Referring to a multitude of devices for definitions, Liu (2015) proposes a concept of multimodal definitions used for e-lexicography. According to Liu (2015), the linguistic function of meaning (i.e. ideational, interpersonal and textual) can be realized by technology in four dimensions (i.e. content, form, space and time). The multimodality definitions are mainly based on functional linguistics. But, it is to be noted that the notion of senses is different in lexicography and linguistics and there is a tenuous relationship between the lexicographic sense and linguistic notion (Lew 2013: 284-285). Functional linguistics is concerned about what language does and how it does so in a given context, whereas various linguistic data in a dictionary are combined to accomplish the function of the dictionary instead of the linguistic function in social contexts. Linguistic developments definitely contribute to the development of lexicographic tools, and the electronic medium may speed up the interactions between linguistics and lexicography. However, both the linguistic developments and technology potentials have to be interpreted from the lexicographic perspective and critically adapted for lexicographic practice. Hence, it tends to be arbitrary to claim that:
E-dictionaries can renew its information more frequently and easily than their print counterparts. This can help guarantee the recency and accuracy of meaning which prove to be the major concerns of users (Liu 2015: 255).
The electronic dictionaries enjoy the advantages of updating the included data regularly, and the renewed data may satisfy some concerns of some users in some situations, but not necessarily the major concerns of users in different situations.
The electronic medium seems to put an end to the struggle over the tradeoff between the clarity and precision in the provision of definitions in paper dictionaries. But, there is a need to "find the balance between telling the fullest story and deciding what's useful for the average reader" (Fatsis 2015). In digital age, lexicographers have to decide what information is relevant to the target users' needs and how to present the relevant information explicitly. MD (Macmillan Dictionary) Online introduces a two-sentence policy to convey the conventional meaning and the connotative or pragmatic/cultural information in definitions. A similar approach is adopted by CED (Collins English Dictionary) Online. The addition of the information about the attitude or a motivation of a speaker to use a word is especially useful for foreign learners in text production. This has been explicitly stated by Stein (2002):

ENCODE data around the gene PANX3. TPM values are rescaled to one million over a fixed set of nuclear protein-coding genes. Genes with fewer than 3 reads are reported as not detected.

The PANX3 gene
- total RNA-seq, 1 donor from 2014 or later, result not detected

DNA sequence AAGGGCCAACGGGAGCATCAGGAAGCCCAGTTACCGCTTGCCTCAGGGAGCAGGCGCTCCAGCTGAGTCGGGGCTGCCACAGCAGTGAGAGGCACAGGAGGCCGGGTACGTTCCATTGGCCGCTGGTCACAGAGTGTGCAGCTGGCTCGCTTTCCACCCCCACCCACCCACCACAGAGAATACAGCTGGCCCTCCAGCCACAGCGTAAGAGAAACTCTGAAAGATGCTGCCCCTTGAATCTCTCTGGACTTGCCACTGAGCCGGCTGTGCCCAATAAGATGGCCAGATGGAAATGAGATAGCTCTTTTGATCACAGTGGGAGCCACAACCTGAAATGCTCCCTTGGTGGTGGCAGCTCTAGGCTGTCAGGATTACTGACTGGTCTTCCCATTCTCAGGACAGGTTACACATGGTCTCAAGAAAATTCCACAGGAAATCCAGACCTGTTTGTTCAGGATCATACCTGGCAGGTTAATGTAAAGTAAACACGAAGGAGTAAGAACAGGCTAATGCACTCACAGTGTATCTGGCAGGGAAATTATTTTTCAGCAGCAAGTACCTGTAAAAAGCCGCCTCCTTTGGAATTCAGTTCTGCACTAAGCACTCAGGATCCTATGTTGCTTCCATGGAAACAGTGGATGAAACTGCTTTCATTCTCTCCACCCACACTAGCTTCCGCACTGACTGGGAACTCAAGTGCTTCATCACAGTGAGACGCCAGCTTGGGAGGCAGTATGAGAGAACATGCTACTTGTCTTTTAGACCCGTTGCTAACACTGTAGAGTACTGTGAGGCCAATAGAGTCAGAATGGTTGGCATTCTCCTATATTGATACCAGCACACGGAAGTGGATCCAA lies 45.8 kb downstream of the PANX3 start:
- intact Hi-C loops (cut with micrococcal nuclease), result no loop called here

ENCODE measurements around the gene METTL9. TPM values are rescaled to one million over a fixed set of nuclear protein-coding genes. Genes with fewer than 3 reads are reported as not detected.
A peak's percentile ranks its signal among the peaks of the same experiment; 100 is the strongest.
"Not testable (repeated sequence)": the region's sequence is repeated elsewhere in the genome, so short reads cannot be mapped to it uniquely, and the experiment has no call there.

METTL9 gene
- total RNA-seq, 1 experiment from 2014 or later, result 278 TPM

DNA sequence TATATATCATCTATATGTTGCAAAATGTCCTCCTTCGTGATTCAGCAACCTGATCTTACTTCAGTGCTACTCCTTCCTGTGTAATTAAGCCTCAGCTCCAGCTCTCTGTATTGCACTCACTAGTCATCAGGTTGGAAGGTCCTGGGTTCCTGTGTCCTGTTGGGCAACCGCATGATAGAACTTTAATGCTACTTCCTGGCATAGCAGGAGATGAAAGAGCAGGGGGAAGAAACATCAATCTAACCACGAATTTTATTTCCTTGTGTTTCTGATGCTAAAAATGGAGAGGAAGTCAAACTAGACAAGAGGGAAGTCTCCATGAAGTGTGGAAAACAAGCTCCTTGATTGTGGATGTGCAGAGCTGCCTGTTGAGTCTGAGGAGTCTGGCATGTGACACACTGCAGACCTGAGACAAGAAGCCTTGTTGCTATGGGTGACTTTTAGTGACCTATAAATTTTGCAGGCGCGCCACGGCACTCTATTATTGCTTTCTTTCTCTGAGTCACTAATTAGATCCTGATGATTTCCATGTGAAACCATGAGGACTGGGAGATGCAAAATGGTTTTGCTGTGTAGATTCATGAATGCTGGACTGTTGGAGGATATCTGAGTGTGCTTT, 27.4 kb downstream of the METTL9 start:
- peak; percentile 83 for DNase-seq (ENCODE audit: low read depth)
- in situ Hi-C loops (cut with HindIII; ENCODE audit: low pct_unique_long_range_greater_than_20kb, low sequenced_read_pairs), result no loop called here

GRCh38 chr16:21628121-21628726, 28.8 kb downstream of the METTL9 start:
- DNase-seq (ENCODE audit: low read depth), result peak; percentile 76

The lexicographic description of some words requires an explicit and precise description of the pragmatic situation in which they are used or in which the activity denoted by them is performed (95).
Pragmatic restrictions are useful to guide foreign learners' proper use of a L2 lexical item. On the other hand, in L2 reception contexts, they may encounter some objects or concepts typical of L2 culture and hence need the relevant cultural elaborations to facilitate comprehension. Learners' needs with regard to cultural aspects during L2 reception are authentic and deserve attention in lexicography. However, there is relatively little discussion in this respect. Therefore, this paper aims to examine the provision of cultural data, with specific reference to Chinese learners' needs arising in L2 reception. The purpose of this paper is three-fold: i) to understand the present lexicographic practice of English learner's dictionaries in terms of representing the cultural dimension of the lexical items; ii) to interpret the impact of the learners' language and cultural backgrounds on their needs with regard to cultural aspects during L2 reception; iii) to address the identified problems with proposals. It is to be noted that the online dictionaries referenced in this paper is for research purposes, not for an assessment of their popularity or quality.
3. The Gap between Users' Needs and the Present Lexicographic Practice
Words and expressions in a language are tinted with cultural dimensions, but there are degrees of culture-specificity. Some items are more culture-bound than others. For instance, the expression barefoot doctor is culture-loaded, describing a social phenomenon in China in a specific historical period. In contrast, the referent of a magpie is similar in different countries, but its associated symbolic meaning varies with different cultures. The loss of the track of the cultural allusion underlying a lexical item could lead to communication failures in cross-cultural contexts. Zgusta (1989) has stated:
[...] since language is embedded in culture, cultural data are important to the learner not only for steering his linguistic behaviour but frequently for choosing the correct lexical equivalent. such cultural information can be understood in a broad way, Undoubtedly a good part of this information is of encyclopaedic character; be this as it may, it belongs to what the learner has to learn (3).